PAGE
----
Books: Blowing in tyhe wind
Ian McEwan's latest novel covers some of the territory familiar to his readers: obsession and its consequences, violent events, moral dilemmas. But `Enduring Love' also shows a new tenderness
Sunday 31 August 1997
There is a great deal of love around in Enduring Love. From its first pages, McEwan stamps on to the narrative his double trademark: he creates an opening that is unforgettable (like that of A Child in Time), he leaves us in no doubt about his main theme, and at the same time wraps us up in so much movement that we have very little time to think about it.
For it's back to the action shots, to the Chilterns field and the Daumas Gassac. The camera zooms in on the neck of the bottle, cool in its black foil; the soundtrack picks up random shouts, a child's cry, disjointed sounds carried on the wind. Change of camera-angle: from the eye of a buzzard wheeling overhead we see several tiny figures, men running from all corners of the field towards a hot-air balloon that is blowing and bumping out of control, a child frozen with terror inside the basket.
It all happens quickly, of course, and rather preposterously, as things do in life: the five converging men grab the dangling ropes, everything seems safe, then a small movement is bungled and a strong gust lifts the basket, suddenly the men are hanging above the ground. "What is certain is that if we had not broken ranks, our collective weight would have brought the balloon to earth a quarter of the way down the slope a few seconds later as the gust subsided." But "letting go was in our nature, too" and so "our crew enacted morality's ancient, irresolvable dilemma: us, or me".
One man is carried off by the balloon, falls from a height and is killed. There is a brilliant and haunting description of his collapsed body sitting uncannily upright in the middle of a field, the bones internally shattered so that it was nothing but a loose and formless bag, "a head on a thickened stick". But McEwan does the same again - leaves us no time to absorb this shock, or to linger over the moral dilemmas he has outlined for us (whose fault was it? could they have prevented it? is self-preservation a stronger human urge than co-operation?). For, at the moment of this drama and this death, something else has happened, the thing that is to shape the rest of the novel and to play counterpoint to the theme he has already begun to weave.
What has happened is that Jed Parry, one of the other men brought there by chance, trying to save the balloon, has taken one look at Joe Rose and fallen madly and obsessively in love with him. Parry is a young and skinny religious fanatic with high cheekbones, bright new trainers, a ponytail and (we later discover) a private income - all useful attributes, it turns out, for a successful stalker. And indeed he turns out to be the most determined and resourceful of stalkers, always there (even in the London Library), always watching and writing and calling, constantly and unabashedly invoking God and the higher purpose. He also evolves a nightmarish twist to the basic business of obsession: Parry is convinced that it was Joe who fell in love with him, rather than the other way round. One letter ends "I can't help feeling that every time I leave you I'm letting you down. I'll never forget the time at the bottom of the hill, the way you turned away from me, rejected, stunned by my refusal to recognise in that first instance our love. I'll never stop saying I'm sorry. Joe, will you ever forgive me?"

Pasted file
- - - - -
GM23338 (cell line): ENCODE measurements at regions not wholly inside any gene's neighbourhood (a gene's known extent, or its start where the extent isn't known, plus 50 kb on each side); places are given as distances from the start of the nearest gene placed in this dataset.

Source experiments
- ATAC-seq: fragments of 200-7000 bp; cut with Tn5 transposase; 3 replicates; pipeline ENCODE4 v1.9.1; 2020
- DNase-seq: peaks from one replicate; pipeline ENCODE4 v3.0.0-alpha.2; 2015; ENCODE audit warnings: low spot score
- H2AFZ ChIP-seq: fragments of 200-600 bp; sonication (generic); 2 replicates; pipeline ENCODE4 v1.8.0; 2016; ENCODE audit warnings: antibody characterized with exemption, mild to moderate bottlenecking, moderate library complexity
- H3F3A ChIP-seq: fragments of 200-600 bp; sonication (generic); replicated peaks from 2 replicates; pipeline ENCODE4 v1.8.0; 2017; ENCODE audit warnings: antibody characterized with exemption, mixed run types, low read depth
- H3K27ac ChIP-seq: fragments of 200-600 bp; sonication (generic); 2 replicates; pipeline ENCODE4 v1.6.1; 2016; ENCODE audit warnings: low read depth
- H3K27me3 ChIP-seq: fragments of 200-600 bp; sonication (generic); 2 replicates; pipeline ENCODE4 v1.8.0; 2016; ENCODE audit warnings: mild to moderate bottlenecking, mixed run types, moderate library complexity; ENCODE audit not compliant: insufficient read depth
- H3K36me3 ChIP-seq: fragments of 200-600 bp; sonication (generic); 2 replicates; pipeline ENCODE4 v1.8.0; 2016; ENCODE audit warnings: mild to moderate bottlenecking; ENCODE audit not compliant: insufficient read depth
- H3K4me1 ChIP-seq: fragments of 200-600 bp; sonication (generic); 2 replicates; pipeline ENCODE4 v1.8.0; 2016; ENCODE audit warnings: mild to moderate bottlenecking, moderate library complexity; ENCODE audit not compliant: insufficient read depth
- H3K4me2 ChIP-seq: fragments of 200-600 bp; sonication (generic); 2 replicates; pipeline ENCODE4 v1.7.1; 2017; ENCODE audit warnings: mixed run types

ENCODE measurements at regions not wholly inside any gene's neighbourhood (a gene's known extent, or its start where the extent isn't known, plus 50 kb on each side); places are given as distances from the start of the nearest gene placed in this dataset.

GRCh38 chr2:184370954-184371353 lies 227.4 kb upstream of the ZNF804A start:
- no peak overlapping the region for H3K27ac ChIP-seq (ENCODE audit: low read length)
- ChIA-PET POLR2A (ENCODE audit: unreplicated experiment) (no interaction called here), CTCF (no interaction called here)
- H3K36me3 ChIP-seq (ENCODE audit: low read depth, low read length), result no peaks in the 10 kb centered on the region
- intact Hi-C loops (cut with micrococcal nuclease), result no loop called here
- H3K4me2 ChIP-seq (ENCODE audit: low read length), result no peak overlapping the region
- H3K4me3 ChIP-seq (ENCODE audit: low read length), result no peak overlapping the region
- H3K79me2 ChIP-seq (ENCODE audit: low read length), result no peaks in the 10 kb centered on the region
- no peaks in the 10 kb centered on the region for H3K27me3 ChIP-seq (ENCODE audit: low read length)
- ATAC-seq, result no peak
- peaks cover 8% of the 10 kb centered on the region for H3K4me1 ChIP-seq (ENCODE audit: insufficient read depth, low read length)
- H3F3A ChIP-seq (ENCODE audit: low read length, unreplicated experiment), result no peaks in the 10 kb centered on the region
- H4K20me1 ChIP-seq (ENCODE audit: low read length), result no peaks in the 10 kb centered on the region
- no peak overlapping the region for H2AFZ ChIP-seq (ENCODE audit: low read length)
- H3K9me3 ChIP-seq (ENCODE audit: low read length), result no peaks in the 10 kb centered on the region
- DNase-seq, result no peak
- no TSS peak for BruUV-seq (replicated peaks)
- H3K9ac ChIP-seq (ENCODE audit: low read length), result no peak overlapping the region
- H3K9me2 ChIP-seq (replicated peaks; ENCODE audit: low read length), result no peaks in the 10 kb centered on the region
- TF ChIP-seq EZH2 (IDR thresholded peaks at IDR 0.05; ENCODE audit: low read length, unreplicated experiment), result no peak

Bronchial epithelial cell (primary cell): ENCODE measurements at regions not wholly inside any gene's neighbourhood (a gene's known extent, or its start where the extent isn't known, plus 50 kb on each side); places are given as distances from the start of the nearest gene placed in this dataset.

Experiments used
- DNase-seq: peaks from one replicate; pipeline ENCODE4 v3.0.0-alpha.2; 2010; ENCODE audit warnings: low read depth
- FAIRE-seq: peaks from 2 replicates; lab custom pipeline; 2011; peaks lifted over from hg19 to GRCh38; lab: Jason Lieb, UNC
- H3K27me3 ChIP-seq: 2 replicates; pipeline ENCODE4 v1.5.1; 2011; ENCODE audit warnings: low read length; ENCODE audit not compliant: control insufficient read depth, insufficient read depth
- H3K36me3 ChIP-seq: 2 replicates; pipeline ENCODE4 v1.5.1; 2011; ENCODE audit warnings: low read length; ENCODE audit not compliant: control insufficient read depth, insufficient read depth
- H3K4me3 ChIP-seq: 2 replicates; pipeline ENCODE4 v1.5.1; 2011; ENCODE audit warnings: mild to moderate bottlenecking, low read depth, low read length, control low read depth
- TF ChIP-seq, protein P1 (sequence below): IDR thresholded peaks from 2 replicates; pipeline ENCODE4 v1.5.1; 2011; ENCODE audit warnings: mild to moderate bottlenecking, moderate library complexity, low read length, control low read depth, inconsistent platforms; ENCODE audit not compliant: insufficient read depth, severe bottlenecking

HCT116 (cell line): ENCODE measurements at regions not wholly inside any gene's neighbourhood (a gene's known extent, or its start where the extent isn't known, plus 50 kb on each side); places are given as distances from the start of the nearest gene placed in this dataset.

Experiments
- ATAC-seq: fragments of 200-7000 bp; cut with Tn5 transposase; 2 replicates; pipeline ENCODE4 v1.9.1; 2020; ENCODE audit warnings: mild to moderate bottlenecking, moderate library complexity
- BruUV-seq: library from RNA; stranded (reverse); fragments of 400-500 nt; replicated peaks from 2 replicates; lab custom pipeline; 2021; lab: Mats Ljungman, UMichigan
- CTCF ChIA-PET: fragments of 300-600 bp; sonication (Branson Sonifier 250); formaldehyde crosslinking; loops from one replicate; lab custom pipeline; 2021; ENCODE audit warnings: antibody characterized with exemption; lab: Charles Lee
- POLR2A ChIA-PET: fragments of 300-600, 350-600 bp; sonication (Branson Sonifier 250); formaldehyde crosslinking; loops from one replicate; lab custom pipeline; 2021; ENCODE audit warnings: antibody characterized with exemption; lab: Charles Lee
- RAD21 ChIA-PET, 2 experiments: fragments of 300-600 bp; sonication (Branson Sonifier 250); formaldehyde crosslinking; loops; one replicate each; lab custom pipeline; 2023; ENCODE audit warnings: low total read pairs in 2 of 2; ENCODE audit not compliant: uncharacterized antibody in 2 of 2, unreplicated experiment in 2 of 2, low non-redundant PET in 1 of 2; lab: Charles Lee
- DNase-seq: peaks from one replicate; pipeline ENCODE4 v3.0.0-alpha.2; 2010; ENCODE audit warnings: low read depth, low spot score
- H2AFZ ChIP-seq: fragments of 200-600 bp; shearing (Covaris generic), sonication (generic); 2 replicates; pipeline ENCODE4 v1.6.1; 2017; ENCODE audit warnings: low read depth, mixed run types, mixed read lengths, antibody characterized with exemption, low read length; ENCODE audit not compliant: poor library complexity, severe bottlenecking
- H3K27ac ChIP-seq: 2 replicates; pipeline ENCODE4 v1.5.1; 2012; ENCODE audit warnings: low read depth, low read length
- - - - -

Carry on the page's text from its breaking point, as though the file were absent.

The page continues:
In the face of such craziness, what would you do? Laugh? Or somehow watch helplessly, as Joe does, while Parry's obsession slowly corrodes his confidence and his life, and inserts tiny levers into "the fine crack of estrangement" that opens between him and Clarissa? McEwan's task here is a difficult one. He has created a powerfully real picture of a loving, even passionate marriage; a rounded and compelling character in Clarissa; in Joe a coolly intellectual (if intellectually disappointed) scientist who digresses on the topic of theories, like that of Einstein, which are accepted for reasons of their elegance. Now his authorial job is to make us believe that a nutcase like Parry, however insinuating, could destabilise this pair to the point where they separate. A theory surely rejected for reasons of inelegance.
There are sub-plots - the widow of the fallen man has to find out why he was in the field at all; Joe tries to revive his academic career. There is a moment of mistaken, murderous violence as the denouement comes: McEwan has a weakness for the rough stuff, and is very good at it, as he showed in The Innocent. There is also an overlay of science - now so fashionable in the literary novel (cf Jeanette Winterson and others) - which is put to use pointing up moral dilemmas, or thoughts on the human condition, and which we could probably manage without.
If the science is the novel's least convincing element then its core, the devastating effect of obsession on normality, the power of pathological love against the merely loving, is never in doubt. McEwan does a superb job of making us believe what seems so unlikely, and that is the book's great power. At the end come several appendices, mainly on de Clerambault's syndrome (Parry's problem, since you ask). This is a mildly disappointing way to finish such a fine book (when does postmodern begin to look quaint?) and if I had been reading the novel purely for fun I would probably have skipped them. If I had, though, I would never have found out what happened to Clarissa and Joe, and their version of enduring love.
! `Enduring Love' is published by Jonathan Cape on 4 September at pounds 15.99
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